With this personal experience, Marshall captures the mundaneness, the ridiculousness and the gravity of hospital life. Taking place over 24 hours at St. Nowhere Hospital, the show opens with a number of patients passing time in the waiting room as they keep themselves occupied. On the other side of this wall we observe doctors and nurses in the staff room, tired, overworked and hurriedly getting themselves prepared for the onslaught of what is behind those doors.

Thursday, 28 November 2019

You & I - Midsumma Festival preview

Formed in Brisbane, circus troupe Casus has always been proud of the diversity of its company and the performances they created. It is this vision that has led them to become internationally recognised as leaders in contemporary circus. With five works unders their belt, this summer two of its performers hit the Midsumma Festival with You & I, a touching and intimate exploration of a relationship between two men in love.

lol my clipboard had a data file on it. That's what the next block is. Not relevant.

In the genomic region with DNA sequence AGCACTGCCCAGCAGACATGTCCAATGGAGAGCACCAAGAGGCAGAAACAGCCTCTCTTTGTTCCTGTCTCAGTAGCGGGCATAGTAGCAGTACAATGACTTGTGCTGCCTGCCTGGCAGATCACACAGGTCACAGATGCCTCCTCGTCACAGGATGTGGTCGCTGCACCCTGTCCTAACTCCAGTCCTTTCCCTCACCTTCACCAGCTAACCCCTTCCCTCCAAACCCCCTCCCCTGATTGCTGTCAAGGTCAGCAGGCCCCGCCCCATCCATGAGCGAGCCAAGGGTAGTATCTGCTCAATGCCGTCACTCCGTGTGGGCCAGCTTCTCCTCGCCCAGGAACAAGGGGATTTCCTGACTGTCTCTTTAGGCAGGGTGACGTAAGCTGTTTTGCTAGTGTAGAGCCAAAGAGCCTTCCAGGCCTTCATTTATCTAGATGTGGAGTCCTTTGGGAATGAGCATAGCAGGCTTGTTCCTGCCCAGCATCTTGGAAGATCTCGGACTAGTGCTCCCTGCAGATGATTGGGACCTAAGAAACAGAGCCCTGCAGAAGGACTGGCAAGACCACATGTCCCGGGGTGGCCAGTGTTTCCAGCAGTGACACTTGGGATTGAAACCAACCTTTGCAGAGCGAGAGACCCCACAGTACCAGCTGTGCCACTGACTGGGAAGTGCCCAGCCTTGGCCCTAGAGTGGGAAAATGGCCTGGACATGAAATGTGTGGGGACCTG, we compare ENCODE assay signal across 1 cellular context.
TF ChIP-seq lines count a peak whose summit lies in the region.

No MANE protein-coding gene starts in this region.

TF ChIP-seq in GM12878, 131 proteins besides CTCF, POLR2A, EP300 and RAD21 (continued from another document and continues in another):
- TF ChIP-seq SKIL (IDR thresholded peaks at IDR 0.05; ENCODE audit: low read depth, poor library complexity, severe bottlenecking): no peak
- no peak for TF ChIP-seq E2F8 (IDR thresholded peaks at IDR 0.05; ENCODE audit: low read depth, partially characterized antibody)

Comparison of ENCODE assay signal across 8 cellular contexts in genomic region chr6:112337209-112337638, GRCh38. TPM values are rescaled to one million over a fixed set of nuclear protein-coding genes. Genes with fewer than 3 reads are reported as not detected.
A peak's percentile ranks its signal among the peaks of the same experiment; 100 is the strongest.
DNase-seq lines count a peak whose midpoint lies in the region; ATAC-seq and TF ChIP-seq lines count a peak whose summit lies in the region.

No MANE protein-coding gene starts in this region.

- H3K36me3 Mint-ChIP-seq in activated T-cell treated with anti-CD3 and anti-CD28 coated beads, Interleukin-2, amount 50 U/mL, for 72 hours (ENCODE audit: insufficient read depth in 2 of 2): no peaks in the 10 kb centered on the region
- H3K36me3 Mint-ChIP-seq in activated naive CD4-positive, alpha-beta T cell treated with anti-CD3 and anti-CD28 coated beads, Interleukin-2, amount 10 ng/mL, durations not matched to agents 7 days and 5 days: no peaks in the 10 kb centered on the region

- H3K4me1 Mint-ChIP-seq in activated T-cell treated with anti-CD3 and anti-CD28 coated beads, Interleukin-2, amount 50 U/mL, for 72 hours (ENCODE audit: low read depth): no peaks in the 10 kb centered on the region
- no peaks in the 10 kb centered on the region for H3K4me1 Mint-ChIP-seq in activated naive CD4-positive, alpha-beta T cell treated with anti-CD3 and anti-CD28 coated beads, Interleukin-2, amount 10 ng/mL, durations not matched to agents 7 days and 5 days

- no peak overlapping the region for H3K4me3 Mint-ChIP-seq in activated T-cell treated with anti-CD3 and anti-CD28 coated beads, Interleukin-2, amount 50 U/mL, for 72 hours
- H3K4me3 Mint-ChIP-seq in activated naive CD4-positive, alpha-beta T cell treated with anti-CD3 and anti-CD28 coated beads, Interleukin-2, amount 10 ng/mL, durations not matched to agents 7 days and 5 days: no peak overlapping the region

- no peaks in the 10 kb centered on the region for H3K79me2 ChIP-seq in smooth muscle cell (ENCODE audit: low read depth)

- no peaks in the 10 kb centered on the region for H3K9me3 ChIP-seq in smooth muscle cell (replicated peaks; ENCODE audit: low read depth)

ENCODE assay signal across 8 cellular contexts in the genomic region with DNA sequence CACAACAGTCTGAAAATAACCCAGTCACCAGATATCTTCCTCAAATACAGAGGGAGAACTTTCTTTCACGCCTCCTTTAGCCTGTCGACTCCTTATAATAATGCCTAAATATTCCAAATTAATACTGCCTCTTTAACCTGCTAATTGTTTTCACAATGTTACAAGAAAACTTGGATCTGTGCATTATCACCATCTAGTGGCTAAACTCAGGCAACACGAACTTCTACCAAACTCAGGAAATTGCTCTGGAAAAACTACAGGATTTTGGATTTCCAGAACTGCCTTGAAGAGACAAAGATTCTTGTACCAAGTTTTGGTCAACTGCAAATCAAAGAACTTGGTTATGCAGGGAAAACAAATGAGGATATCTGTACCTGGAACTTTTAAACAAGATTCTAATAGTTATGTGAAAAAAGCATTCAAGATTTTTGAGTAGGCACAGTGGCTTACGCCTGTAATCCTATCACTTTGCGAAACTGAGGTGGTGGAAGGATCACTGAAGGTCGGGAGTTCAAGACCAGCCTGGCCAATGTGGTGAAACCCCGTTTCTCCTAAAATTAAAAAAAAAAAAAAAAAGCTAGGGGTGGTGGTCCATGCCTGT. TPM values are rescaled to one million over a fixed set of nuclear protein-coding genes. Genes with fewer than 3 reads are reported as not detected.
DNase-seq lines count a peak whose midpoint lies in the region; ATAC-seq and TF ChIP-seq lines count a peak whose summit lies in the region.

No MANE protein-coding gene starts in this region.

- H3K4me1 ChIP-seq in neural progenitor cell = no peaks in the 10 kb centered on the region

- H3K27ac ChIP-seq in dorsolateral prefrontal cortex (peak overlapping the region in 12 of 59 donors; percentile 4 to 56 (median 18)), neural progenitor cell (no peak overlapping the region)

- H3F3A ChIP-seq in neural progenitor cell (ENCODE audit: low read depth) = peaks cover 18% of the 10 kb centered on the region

"You & I is a glimpse into these mens' lives," performer and co-founder of Casus, Jesse Scott says. "They are in a yurt in a subtropical rainforest of northern NSW. As they spend their time together, they perform a number of circus and dance acts, from trapeze to chair balances, from tango to hula hooping, and from acrobatics to a bit of silly magic but it all expresses the love, affection and joy felt by these people."

Wednesday, 27 November 2019

Adam - Midsumma Festival preview